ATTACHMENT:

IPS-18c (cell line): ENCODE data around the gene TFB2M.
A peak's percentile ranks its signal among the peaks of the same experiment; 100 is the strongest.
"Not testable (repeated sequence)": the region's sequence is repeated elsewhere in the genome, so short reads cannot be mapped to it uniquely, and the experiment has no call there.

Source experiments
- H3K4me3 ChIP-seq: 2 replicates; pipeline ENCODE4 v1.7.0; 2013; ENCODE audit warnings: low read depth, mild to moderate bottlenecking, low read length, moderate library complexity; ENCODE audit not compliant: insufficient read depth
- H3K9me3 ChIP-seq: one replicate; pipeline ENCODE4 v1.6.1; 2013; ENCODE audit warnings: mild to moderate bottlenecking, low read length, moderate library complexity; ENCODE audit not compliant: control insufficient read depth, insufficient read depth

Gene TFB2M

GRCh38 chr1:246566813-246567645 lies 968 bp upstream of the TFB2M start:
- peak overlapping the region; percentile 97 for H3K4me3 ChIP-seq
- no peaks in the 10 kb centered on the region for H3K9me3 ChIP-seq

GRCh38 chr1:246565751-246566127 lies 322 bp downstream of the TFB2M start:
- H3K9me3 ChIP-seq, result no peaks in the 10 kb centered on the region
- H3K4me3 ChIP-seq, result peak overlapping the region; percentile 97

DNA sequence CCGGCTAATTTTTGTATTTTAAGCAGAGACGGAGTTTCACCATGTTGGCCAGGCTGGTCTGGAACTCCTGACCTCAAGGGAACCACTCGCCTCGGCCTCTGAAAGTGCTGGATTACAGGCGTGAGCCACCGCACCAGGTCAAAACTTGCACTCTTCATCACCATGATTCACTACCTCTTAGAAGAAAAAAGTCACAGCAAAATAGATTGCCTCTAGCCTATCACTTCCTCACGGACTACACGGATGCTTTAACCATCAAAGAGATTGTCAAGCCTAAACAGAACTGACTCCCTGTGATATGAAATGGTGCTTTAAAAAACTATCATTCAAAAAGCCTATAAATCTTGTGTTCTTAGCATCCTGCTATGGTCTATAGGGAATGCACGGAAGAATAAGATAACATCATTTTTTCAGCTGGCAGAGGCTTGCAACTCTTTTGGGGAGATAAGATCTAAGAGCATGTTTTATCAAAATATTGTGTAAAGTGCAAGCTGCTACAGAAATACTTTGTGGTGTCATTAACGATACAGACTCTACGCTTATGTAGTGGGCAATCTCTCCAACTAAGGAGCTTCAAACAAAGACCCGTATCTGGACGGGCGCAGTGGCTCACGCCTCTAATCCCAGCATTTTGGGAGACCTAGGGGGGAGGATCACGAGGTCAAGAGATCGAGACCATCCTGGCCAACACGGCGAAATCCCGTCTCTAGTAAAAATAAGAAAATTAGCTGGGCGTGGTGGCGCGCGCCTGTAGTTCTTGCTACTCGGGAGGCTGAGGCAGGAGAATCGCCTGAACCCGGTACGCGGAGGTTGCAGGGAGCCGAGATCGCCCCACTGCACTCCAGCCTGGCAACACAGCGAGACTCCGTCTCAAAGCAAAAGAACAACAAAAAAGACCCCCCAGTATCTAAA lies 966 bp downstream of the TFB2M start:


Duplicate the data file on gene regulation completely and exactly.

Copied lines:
IPS-18c (cell line): ENCODE data around the gene TFB2M.
A peak's percentile ranks its signal among the peaks of the same experiment; 100 is the strongest.
"Not testable (repeated sequence)": the region's sequence is repeated elsewhere in the genome, so short reads cannot be mapped to it uniquely, and the experiment has no call there.

Source experiments
- H3K4me3 ChIP-seq: 2 replicates; pipeline ENCODE4 v1.7.0; 2013; ENCODE audit warnings: low read depth, mild to moderate bottlenecking, low read length, moderate library complexity; ENCODE audit not compliant: insufficient read depth
- H3K9me3 ChIP-seq: one replicate; pipeline ENCODE4 v1.6.1; 2013; ENCODE audit warnings: mild to moderate bottlenecking, low read length, moderate library complexity; ENCODE audit not compliant: control insufficient read depth, insufficient read depth

Gene TFB2M

GRCh38 chr1:246566813-246567645 lies 968 bp upstream of the TFB2M start:
- peak overlapping the region; percentile 97 for H3K4me3 ChIP-seq
- no peaks in the 10 kb centered on the region for H3K9me3 ChIP-seq

GRCh38 chr1:246565751-246566127 lies 322 bp downstream of the TFB2M start:
- H3K9me3 ChIP-seq, result no peaks in the 10 kb centered on the region
- H3K4me3 ChIP-seq, result peak overlapping the region; percentile 97

DNA sequence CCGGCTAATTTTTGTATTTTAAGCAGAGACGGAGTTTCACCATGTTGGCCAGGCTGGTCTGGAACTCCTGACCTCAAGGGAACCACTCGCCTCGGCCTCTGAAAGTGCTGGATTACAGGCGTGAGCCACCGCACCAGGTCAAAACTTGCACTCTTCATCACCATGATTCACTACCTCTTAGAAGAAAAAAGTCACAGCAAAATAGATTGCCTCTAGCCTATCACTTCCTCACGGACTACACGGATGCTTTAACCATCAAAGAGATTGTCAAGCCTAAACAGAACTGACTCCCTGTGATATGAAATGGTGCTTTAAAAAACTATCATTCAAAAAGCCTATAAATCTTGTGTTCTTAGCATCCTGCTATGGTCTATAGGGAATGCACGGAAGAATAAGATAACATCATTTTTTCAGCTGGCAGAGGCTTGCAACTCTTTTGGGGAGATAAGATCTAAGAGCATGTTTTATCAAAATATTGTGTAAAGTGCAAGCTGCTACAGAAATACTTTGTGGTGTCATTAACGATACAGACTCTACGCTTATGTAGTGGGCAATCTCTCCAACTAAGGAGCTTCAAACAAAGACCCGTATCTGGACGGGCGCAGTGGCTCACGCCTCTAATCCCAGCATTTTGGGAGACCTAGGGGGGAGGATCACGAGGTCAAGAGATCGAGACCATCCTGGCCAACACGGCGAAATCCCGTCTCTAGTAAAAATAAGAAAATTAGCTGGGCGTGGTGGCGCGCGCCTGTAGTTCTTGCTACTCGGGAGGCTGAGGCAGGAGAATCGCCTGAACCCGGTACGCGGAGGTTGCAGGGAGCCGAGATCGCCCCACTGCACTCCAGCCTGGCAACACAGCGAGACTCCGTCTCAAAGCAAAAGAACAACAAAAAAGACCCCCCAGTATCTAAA lies 966 bp downstream of the TFB2M start: